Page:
For their Sabah project, they used a four-wheel drive to visit small villages in Sabah to learn and understand the traditional buildings of the Rungus and the Muruts, and see how they had evolved over time and how they are used within the traditions of the local communities.
The Shelter @ Rainforest project is made from timber to create a low-cost house which uses solar electricity, biogas and rainwater. A feature of the design is that indoor temperatures may peak at twenty-six degrees celsius at noon, which is around eight to ten degrees lower than the outdoor temperature.
Although he was nostalgic about Ipoh as a place, he confessed, “I am worried about it as an Architect”. He was full of praise for another of Ipoh’s famous architects: “B.M. Iversen is the only famous Architect from Ipoh. I admire his work as it has an evolution about it. It evolved over time to accommodate the extreme tropical climate and the growth the buildings had to accommodate.”
“His buildings gave Ipoh a distinctive character, different from Penang and Malacca. There was a Tropical Modernism coupled with sophistication. He was ahead of his time and still is. His buildings are destroyed because the developers and owners of these buildings often do not know how to appreciate them. This is a tragedy.”
Yeh said that Ipoh had an ownership problem created initially, by the excesses of the ‘80s and the ‘90s which helped create many uncompleted housing estates, especially in the outer suburbs.
“Secondly, rent seeking coupled with the unjustified conservative banking culture produced a small class of landlords and a rapidly growing class of renters. This does not bode well for Ipoh as the bulk of the citizenry are not invested in Ipoh through property and are in fact getting forced out of the property ladder,” he said.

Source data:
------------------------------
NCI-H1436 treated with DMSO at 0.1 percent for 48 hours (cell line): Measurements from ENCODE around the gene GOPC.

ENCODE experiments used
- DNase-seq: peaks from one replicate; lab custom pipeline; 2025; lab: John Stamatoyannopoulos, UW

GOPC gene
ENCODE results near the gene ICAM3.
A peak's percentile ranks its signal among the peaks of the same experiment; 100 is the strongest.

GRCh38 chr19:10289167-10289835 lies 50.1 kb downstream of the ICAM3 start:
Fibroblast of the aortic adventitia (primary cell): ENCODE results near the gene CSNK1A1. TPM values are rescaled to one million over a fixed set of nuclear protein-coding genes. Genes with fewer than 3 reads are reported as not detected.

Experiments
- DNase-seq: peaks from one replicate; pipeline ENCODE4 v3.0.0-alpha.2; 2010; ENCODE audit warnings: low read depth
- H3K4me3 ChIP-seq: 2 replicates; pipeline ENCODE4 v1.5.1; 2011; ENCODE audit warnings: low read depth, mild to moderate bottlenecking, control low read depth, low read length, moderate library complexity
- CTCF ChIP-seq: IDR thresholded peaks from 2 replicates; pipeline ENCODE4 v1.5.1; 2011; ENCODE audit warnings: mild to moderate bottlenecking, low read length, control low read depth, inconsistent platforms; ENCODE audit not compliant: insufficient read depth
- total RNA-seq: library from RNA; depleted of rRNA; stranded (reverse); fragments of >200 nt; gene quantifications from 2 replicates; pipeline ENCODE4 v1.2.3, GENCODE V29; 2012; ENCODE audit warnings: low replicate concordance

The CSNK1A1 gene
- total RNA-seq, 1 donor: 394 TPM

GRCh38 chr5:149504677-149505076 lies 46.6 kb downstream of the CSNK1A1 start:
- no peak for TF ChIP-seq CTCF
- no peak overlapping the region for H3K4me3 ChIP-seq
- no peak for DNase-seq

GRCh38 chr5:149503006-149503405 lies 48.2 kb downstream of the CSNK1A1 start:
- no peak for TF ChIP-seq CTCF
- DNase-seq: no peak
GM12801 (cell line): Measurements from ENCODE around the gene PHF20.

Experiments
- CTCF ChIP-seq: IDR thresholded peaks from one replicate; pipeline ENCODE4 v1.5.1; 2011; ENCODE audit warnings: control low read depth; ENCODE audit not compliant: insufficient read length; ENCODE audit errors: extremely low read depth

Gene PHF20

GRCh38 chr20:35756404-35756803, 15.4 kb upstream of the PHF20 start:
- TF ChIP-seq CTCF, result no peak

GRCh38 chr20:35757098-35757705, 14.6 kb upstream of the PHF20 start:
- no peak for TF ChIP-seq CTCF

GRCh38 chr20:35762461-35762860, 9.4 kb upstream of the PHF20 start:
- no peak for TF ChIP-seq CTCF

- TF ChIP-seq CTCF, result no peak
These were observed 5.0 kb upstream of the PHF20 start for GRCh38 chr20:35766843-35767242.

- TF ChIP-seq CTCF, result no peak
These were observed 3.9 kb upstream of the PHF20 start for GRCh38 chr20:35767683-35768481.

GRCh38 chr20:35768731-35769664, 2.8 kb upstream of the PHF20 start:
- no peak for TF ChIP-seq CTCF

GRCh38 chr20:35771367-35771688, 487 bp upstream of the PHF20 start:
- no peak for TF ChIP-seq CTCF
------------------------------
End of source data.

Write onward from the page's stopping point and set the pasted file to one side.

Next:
“This is a recipe for inequality and at some point this inequality will produce social explosions. We are already seeing this in the very high density, low cost and not well thought of developments in KL.”
He stressed the importance of preserving Ipoh’s old heritage buildings and laments the loss of much of our roots and history through indiscriminate demolition. “The quick answer is good regulation, enforced properly. The long-term answer is reviving the economic health of Ipoh and educating the public on what good architecture is. If people are proud of their town or city they will not stand idly by and watch it being destroyed.”
His advice for anyone pursuing a career in architecture was sobering: “It is not a career but a way of being. If you are not passionate about it, do not enter it as a default choice of hedging one’s bet between the arts and the sciences.”
Yeh said, “I would like to thank the staff and writers of Ipoh Echo for their work in fostering community through this paper. It is important work that rarely gets acknowledged.”
Ipoh Echo would like to congratulate Kenneth and Carolina, and thank them for sharing their views on architecture.